Third entry for Magnificent Seven series
T O'Brien | Chicago, Il United States | 05/18/2003
(4 out of 5 stars)
"This third film in the Magnificent Seven series is a very worthy sequel to the previous two movies. The story involves a new group of seven who join together to free a Mexican revolutionary from a prison called the Cave of the Rats. The movie is entertaining throughout as the group is organized and then their efforts in the prison break. Many scenes show the influence of spaghetti westerns whether it be close-ups or camera angles during shoot-outs. Either way, this is still a very good movie. George Kennedy replaces Yul Brynner as Chris, the leader of the Magnificent Seven. Joining him are James Whitmore in a very good supporting role, Monte Markham as Keno(who seems to be a replacement for Steve McQueen's Vin), Reni Santoni, and Joe Don Baker as the one-armed gunman. This movie tends to focus on the beliefs of the Seven as they prepare for battle and the friendships between them. Also joining the cast is Frank Silvera, Fernando Rey, and Michael Ansara as the sinister Colonel Diego. Kennedy is excellent as the new Chris with the other six also being worthwhile replacements. Another star of the movie has to be Elmer Bernstein's rousing score that almost everyone around the world has heard. This is an entertaining sequel that isn't as good as the first one, but probably more on the level of the second sequel. VHS is of decent quality, but this one deserves to be on DVD."
They're BACK.........and with a vengeance!
Michael J. Chrush | Kent, WA United States | 02/03/2003
(5 out of 5 stars)
"To some this was an inferior sequel to the original MAGNIFICENT SEVEN, but it is actually a splendid follow-up with a sensational cast, thus making the characters more believable, and in a way, giving them more of a personality.The noted "seven" are as follows, and as stated from the advertising compaign from the original theatrical trailer, "They Are Not Aiming to Please!". George Kennedy replaces Yul Brynner as Chris Adams, making him a more pleasant character who is one to assist his comrades in need. One would almost expect a hard-headed character in the Lone Ranger tradition who is merely out for a bounty. Monte Markham is Keno, Chris' main partner of the piece and fleeing from the Law had it not been more Chris' help. James Whitmore is Levi Morgan, the knife-wielding family man. Bernie Casey is Cassie, dynamite expert and one unable to make decent profits through it. Joe Don Baker is Slater, almost literally refrained to the use of one arm and a Colt 45 weapon his trademark. Scott Thomas is P.J., rope and rifle his weapons of choice. Reni Santoni is Max, the young Mexican who heists[some] of Frank Silvera's dollars to help Chris in the manner.Enter Michael Ansara as Colonel Diego. A truly sensational actor who made a niche for himself portraying Indians or evil mercenaries. Thus he makes Colonel Diego a nasty character who takes great enjoyment out of watching his slaves suffer torture. Whether it's being whipped until they beg to die, stuck with their heads in the sand while horses trample over them, or leaving them out to dry in the sunlight, he is thoroughly relishing it. He is the leader of the band of marauders, and all throughout makes the character intimidating, and at the same time, believable in the sense that he plays him with such conviction.Film works more of an individual piece than a sequel is what makes it so unique and different. Thus the characters develop more of a trust and friendship, and they provide an excellent team when having a showdown with the villains of the piece. Elmer Bernstein's music score is excellent, and makes the action throughout even more exciting, and Paul Wendkos' direction is top notch. Great performances from all supporting characters as the cast is great.I hope it's not long before the DVD is released as this has been out of print, and hard to obtain a copy of through video stores. If you're a Western fan, this is for you!"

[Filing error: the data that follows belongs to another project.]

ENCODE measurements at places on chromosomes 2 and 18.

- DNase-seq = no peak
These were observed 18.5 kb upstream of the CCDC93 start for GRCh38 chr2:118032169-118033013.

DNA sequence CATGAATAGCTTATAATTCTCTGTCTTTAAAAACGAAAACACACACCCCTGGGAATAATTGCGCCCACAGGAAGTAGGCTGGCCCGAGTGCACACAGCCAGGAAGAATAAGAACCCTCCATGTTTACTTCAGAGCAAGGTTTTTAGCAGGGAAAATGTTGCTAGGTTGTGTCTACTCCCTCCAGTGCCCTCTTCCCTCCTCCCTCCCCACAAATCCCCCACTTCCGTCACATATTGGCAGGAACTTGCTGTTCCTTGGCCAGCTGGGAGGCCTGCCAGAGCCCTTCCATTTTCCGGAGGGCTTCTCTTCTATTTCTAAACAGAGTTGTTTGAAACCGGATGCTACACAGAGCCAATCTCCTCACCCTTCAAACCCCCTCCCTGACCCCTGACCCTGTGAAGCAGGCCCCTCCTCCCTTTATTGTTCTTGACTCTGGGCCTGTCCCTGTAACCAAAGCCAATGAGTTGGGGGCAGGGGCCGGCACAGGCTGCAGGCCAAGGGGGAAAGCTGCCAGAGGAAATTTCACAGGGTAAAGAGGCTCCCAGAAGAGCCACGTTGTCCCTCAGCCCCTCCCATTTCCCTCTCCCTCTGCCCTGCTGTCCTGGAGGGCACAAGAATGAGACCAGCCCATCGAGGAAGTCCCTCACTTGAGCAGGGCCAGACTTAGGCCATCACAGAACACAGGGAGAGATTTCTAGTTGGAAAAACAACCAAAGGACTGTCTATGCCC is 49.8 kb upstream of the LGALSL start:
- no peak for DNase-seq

The Magnificent Seven Are Back and They Do Not Aim to Please
hille2000 | USA | 05/24/2001
(5 out of 5 stars)
"That's what the theatrical original poster proclaimed. And so they are! GUNS OF THE MAGNIFICENT SEVEN is much closer to the original THE MAGNIFICENT SEVEN than RETURN OF THE MAGNIFICENT SEVEN even though George Kennedy takes over the role of Chris from Yul Brynner. This movie was filmed in Spain just as RETURN OF THE MAGNIFICENT SEVEN was. However, this film retains a whole new look. The original THE MAGNIFICENT SEVEN was filmed in Mexico and was necessarily done so because the land and the people were an integral part of the story. GUNS OF THE MAGNIFICENT SEVEN is concerned more about the characters that make up the seven. Instead of helping a group of people, the seven are hired to free a lone Mexican Revolutionary leader. Freeing one man instead of many allowed the script to rely solely on the lives of the seven and not tread on territory already covered in the previous two films. George Kennedy as Chris is generally a good-natured individual willing to help the underdog. Monte Markham as Keno lives on the fringes of the law but is also generally good-natured and acts as Kennedy's partner. James Whitmore is very good as Levi Morgan, the knife-throwing married gunman who sees one more chance for adventure. Bernie Casey as Cassie is the Black gunman who is an expert with dynamite but can't make a decent wage in the post Civil War West. Joe Don Baker plays Slater a very proficient marksman with a Colt 45, who wears his Confederate coat as a shroud to cover his now "dead" arm. Scott Thomas plays P.J. the dying ex-wrangler good with rope and rifle. Rounding out the seven is Reni Santoni as Max, the young Mexican who is sent reluctantly with six hundred of Frank Silvera's dollars (American) to find Chris and get his help. This is a great action adventure film in the tradition of the ideals that made THE MAGNIFICENT SEVEN so popular. Elmer Bernstein's rousing score for this film is excellent and has never been given any real recognition. There is just so much music in it and it is very good. When this film was originally released it was rated "G" suitable for all audiences. I think that turned away many people from the box office. More people got killed in this film than the first two combined, yet it received a "G" rating. I think this is because these "seven" are such good-natured fellows and they vanquish the most evil of villains in the form of Michael Ansara as Colonel Diego in this film. Colonel Diego does not have one redeeming quality about him, nor is he possibly misguided as were Calvera or Lorca from the previous films. "G" rating or not, evil in any form does not stand a chance against the GUNS OF THE MAGNIFICENT SEVEN."